Indicative of his plans to expand the military and extend its influence over civilian life, Trump declared that he would ask the Department of Defense and the chairman of the Joint Chiefs of Staff to develop a “comprehensive plan” to protect the country’s infrastructure from cyber attacks and “all other forms of attacks.”
On immigration, Trump said he would direct the Department of Labor to “investigate all abuses of visa programs that undercut the American worker.” This would be the first step in an escalated attack on immigrants, including the two-to-three million whom Trump said, in his post-election “60 Minutes” interview, would be slated for deportation in the short term.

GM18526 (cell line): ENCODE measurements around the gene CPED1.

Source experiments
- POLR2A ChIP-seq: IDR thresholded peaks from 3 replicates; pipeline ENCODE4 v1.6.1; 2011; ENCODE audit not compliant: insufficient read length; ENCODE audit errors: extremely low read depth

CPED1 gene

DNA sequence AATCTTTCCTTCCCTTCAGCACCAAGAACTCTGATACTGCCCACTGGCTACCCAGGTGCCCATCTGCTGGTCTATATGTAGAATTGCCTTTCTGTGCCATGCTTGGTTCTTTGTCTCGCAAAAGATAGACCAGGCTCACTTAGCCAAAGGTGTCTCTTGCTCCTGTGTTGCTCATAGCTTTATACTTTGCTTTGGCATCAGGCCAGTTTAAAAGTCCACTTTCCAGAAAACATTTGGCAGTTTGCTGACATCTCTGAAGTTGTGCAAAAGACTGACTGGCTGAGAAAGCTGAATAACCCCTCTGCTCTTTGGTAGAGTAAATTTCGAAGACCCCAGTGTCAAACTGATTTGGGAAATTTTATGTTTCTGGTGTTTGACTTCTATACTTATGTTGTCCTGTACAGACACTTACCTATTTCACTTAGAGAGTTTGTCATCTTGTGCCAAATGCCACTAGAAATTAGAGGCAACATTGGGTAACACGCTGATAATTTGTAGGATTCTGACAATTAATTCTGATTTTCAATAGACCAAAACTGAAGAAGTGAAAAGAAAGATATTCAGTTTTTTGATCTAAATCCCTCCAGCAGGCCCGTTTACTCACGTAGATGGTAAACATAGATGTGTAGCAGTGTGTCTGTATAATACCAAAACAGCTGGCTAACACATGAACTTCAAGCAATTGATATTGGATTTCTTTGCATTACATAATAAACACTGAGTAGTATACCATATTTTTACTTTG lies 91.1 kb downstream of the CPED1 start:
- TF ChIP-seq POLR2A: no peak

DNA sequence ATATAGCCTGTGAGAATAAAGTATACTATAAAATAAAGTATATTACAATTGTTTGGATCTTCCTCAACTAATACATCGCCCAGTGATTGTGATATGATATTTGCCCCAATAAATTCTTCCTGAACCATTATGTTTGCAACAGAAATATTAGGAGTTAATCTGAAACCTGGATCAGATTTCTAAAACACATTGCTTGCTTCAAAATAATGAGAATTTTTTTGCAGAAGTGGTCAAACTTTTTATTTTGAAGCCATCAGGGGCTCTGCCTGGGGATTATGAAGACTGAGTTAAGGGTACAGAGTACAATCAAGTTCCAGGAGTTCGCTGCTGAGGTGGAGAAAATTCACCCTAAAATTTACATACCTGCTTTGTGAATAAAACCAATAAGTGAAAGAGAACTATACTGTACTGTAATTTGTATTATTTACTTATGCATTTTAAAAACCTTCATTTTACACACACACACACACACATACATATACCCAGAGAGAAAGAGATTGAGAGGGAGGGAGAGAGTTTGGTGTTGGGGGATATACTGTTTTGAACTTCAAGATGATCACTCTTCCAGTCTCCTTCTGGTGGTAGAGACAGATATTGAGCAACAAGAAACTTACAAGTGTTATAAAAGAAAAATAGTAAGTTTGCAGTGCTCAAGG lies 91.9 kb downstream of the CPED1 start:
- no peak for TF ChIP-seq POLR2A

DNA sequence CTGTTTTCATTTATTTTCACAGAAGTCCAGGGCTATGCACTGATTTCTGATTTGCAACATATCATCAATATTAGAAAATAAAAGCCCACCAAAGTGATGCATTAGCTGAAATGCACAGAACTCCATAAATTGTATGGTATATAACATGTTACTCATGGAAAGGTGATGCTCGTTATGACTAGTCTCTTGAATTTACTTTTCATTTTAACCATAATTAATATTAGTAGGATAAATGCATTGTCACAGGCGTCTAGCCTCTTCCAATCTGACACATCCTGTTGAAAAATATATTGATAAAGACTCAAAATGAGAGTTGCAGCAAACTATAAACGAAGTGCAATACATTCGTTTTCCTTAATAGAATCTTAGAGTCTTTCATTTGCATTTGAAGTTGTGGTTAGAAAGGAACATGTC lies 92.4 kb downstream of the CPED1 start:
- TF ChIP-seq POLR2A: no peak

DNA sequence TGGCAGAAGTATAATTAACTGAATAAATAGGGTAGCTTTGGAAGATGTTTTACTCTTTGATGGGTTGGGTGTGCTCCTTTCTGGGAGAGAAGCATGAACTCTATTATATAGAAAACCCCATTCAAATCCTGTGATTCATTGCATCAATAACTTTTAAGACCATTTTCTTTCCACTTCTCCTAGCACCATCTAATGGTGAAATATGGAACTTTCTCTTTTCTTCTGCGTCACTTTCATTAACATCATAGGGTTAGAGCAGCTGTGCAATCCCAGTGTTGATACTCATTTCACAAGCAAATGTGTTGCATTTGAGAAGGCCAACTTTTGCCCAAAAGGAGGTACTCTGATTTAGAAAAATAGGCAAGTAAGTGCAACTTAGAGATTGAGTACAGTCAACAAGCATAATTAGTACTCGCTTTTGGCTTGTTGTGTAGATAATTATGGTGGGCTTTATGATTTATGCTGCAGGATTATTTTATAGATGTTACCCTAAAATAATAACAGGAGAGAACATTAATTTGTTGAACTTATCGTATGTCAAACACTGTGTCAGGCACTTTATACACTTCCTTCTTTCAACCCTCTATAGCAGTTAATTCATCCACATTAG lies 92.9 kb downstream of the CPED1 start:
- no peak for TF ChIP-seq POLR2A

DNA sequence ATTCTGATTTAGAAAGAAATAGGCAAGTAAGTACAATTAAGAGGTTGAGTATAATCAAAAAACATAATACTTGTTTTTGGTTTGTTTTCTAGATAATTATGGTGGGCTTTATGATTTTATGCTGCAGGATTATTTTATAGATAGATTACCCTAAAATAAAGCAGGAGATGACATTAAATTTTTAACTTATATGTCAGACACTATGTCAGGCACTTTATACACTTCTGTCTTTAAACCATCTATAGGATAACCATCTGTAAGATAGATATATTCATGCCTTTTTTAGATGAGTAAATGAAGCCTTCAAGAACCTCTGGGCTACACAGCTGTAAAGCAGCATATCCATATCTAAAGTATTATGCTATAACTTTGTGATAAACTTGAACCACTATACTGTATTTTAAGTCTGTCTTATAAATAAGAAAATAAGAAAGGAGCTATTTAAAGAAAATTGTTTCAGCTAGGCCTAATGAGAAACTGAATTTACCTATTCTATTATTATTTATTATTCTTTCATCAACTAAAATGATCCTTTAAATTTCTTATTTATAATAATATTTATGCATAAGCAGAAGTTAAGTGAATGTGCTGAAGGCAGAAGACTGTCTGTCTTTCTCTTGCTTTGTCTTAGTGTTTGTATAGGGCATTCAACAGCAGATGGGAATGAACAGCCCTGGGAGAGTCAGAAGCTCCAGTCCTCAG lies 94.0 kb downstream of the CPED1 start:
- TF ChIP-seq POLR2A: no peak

As part of his plan to “drain the swamp” in Washington, Trump announced a five-year ban on executive officials becoming lobbyists after they leave office and a lifetime ban on executive officials lobbying on behalf of a foreign government. This supposed commitment to government ethics is particularly farcical given Trump’s refusal to place his vast business empire in a blind trust and his failure even to release his tax returns.
The video highlighted the “America first” nationalism and economic protectionism that go hand in hand with Trump’s promotion of the military and his authoritarian contempt for democratic rights. This is already clearly established by his appointment of Stephen Bannon, the former head of Breitbart News, the favored media platform of the white supremacist alt-right movement, as his chief political strategist.